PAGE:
In a diffusive model there are a number of different time scales, including the time scale associated with the shear dynamics tS = Lu/ (U0), the time scale for buoyancy tB = 1 /N(z), where N(z)2 is the Brunt-Väisälä frequency, and the time scale for thermal diffusion . In this paper, we focus on the regime where the viscous time scale, , is much greater than any other time scales. This allows us to neglect viscous heating, which corresponds to the first term on the right-hand side in Eq. (3). In addition, the shear flow given by Eq. (9) is in equilibrium only if tμ is much greater than the instability time scale, which we verify a posteriori. When tμ becomes comparable to other relevant time scales, the background shear flow is not in equilibrium, and our analysis would be inappropriate for this case.

We perturb each quantity that appears in Eqs. (1)(3) such that f = f0 + δf and (10)where k ∈R and l ∈R are the horizontal wave numbers, and ζ = ζr + iζi ∈C, where ζr gives the growth rate of the linear instability.

We would like to stress that the equations for the perturbed quantities that we obtain do not inherit the same symmetry properties as the well known Taylor-Goldstein equation (e.g., Miles 1961), where taking the complex conjugate of the eigenfunction and eigenvalue leads to the same equation. This symmetry is broken in our set of equations, because there are still terms that are linear in k and l. Therefore, for our eigenvalue problem, there are not necessarily two complex conjugated solutions where one is decaying and one is a growing solution.

For our initial set of equations a Squire transformation exists to transform the three-dimensional problem to a corresponding two-dimensional one. The transformation can be written as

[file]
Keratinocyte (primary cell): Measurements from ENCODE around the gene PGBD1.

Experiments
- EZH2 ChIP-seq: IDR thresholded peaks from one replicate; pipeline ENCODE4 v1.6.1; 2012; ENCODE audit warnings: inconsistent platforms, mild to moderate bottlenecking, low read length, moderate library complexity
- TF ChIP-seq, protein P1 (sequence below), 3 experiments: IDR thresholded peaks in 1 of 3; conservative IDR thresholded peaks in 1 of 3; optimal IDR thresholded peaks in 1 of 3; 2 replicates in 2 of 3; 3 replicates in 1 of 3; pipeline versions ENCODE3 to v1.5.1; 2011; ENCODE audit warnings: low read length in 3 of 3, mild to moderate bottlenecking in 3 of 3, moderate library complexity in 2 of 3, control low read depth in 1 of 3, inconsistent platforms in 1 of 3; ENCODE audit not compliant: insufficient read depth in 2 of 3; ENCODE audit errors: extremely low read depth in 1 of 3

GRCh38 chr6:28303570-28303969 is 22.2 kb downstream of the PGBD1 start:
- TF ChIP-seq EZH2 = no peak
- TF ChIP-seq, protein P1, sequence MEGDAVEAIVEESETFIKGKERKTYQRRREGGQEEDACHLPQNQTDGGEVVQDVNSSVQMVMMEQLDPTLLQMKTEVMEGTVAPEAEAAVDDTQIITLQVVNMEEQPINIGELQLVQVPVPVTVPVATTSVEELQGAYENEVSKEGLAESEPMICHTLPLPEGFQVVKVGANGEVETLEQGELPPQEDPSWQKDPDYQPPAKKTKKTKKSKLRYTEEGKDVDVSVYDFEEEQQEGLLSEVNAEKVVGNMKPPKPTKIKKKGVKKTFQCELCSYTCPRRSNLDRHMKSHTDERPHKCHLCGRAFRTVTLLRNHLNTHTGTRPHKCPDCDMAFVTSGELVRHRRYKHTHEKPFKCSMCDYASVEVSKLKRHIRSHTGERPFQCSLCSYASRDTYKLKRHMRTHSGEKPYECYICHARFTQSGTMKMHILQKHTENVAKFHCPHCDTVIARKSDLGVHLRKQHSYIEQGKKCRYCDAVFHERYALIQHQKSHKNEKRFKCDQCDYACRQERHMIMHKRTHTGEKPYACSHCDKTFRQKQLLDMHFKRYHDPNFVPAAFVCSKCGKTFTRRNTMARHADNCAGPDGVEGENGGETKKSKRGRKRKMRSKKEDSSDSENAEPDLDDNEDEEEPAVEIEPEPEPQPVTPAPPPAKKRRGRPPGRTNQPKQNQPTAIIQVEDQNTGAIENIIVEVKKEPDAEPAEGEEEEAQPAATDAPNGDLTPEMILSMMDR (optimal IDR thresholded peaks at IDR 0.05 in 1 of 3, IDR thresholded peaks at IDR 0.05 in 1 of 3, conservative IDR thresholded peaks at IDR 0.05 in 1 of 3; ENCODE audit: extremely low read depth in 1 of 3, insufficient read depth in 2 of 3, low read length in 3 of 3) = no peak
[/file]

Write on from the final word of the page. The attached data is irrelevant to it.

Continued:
(11)Having also checked numerically that indeed for a certain wave number k, the growth rate ζr decreases with increasing l, we can set l = 0 without loss of generality for our following computations. Denoting δu = (u,v,w), we obtain this linearised coupled set of equations

where a similar set of equations was derived for a problem including magnetic fields by Tobias & Hughes (2004). Our system is characterised by six parameters m, θ, σ, Ck, U0, and Lu. Equations (13)(15) are numerically solved on a one-dimensional grid in the z-direction that is discretised uniformly, and this method is adapted from the method used by Favier et al. (2012). Recasting the set of differential equations into the form (16)where the matrix A contains the finite difference coefficients applied to the discretised eigenfunctions f = (δρ,u,v,w,δT)T, reduces the problem to a matrix equation. To find the eigenvalues and vectors we use the Schur factorisation (Anderson et al. 1999). For computing the relevant coefficients in A, a central fourth-order finite differences scheme was used. We searched for the eigenvector solutions with the greatest real part of the eigenvalue ζ where the vertical velocity eigenvector, w, vanishes at the boundaries. Ultimately, we aim to do non-linear simulations with a pseudo-spectral code, at which point viscosity is mandatory. Therefore, most of the computations consider a viscous fluid.

3. Results